Canadian Institute of Geomatics Futures Dialogues Series
Foreseeing the Future of Geomatics
By Jean Thie.
Since the mid 1960’s Canada has played a leading role in innovation in the field of geo-information science, technology and applications. Early visionaries are at the origin of this success. Leading change in today’s rapidly changing society requires more than vision of the few: the strategic insight and foresight of all professionals in the geomatics sector, and their understanding of the futures of clients and society. To assist with this challenge CIG has started a “continuous visioning and futures strategy initiative called: CIG Futures Dialogues. The first Futures Dialogue started at our 2005 CIG National Conference in Ottawa. The dialogue will continue at our upcoming 125th year anniversary and joined ISPRS Conference in Toronto: focus – Converging Technologies for Disaster and Risk Management. This dialogue process uses strategic architecture mapping, to summarize, visualize and analyse contributions by individuals or panels. Recent examples of “Mapping the Future” using strategic architecture are presented for Geomatics Canada and the Canadian Forest Service and the 2005 Dialogue. You are invited to participate and contribute to the 2007 Dialogue before, during and after the conference. A special web forum is hosted at www.geostrategis.com to facilitate your participation.
The Early Visionaries
Since the mid-1960’s, Canada has played a leading
role in innovation in the field of geo-information science, technology
and applications. A long list of examples is not needed to make the
case, but the development of the Canadian Geographic Information
System (CGIS) — the first GIS in the world — can be seen as one of
the symbols. Canada made its mark in remote sensing through its government,
university and private-sector organizations. Some of the well-known
acronyms from that leadership tell the story: CLI (Canada Land Inventory),
CGIS, CCRS (Canada Centre for Remote Sensing), and MDA (MacDonald
Dettwiler and Associates). The vision of the early leaders like Roger
Tomlinson, Lee Pratt (related to the CGIS), and Larry Morley, Lee
Godby and John MacDonald (in the area of remote sensing), made the
difference. In today’s competitive environment, a more systematic
and less ad hoc approach is needed to remain at the leading edge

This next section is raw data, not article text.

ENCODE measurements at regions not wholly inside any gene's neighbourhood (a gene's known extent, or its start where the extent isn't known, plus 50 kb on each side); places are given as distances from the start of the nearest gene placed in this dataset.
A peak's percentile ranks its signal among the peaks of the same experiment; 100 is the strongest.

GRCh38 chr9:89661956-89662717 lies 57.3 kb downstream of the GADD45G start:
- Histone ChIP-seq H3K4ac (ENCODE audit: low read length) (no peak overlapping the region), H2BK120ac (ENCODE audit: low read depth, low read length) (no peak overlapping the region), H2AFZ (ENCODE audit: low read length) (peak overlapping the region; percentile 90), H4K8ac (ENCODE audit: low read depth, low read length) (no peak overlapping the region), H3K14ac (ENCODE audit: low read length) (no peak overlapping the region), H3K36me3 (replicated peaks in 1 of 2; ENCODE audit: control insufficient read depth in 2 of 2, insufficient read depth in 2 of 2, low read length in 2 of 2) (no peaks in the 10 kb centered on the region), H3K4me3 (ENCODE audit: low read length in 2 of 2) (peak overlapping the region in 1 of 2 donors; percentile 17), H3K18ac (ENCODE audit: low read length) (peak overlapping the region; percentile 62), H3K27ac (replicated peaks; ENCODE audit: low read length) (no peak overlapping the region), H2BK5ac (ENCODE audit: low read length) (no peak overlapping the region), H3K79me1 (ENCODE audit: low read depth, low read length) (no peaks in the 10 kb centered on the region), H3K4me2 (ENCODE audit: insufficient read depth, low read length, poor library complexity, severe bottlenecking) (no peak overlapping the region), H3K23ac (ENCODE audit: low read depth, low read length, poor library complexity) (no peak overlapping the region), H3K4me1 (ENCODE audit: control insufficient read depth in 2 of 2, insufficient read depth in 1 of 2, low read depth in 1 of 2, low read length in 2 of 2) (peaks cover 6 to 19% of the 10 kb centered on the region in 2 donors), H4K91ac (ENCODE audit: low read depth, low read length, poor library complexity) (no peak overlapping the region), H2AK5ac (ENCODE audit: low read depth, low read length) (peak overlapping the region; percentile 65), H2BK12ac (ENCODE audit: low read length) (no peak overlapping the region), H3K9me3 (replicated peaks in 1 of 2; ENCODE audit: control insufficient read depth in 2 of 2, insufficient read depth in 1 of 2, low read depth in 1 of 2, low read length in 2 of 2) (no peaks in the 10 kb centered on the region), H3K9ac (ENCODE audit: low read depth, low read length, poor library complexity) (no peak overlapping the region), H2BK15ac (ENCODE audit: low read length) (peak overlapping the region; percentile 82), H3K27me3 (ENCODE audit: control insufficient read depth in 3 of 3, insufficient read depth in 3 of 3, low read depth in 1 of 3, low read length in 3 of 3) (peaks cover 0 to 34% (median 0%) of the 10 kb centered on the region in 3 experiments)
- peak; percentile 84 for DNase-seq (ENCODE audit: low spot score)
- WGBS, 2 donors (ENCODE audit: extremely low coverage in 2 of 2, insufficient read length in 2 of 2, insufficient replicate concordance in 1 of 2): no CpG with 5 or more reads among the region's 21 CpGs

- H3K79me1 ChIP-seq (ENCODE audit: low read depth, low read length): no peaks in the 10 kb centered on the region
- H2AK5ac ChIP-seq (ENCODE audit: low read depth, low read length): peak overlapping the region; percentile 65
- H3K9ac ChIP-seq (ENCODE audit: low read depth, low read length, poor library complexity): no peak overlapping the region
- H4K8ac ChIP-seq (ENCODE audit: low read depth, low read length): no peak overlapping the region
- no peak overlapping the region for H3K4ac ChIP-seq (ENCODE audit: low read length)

of technology and business.
If, according to Charles Darwin, adapting to change is critical to survival, than “leading the change,” or being most prepared for it, should form the basis for sustainable commercial and organizational success. Foreseeing change, innovation and new applications is an important step in this process. Understanding the drivers of change — technology, program initiatives, applications and individuals — is critical to “leading change”. No doubt geographic information systems would have developed without the Canada Lands Inventory. But the CLI, a world-leading and innovative program on its own merit, provided the fertile environment for accelerated GIS development and put us on the map as a leader in this field.
Converging technologies and core competencies
Can we learn from the “innovation” lessons from the past, and can we map the drivers and opportunities for leading future change? I have been involved in a number of strategy exercises in the past that have tried to map converging core competencies and technologies in geomatics-related fields. In most of the exercises I used a modified approach for mapping the future: Strategic Architecture (Hamel and Prahalad, 1994). They defined strategic architecture as a blueprint for building the competencies needed to dominate the future markets. I have modified the approach into a strategy-mapping process that can integrate elements of scenario development, such as back-casting and business planning. Following are examples from Geomatics Canada, Canadian Forest Service, and a Geomatics Futures Dialogue at the 2005 CIG conference.
Mapping the Future of Geomatics Canada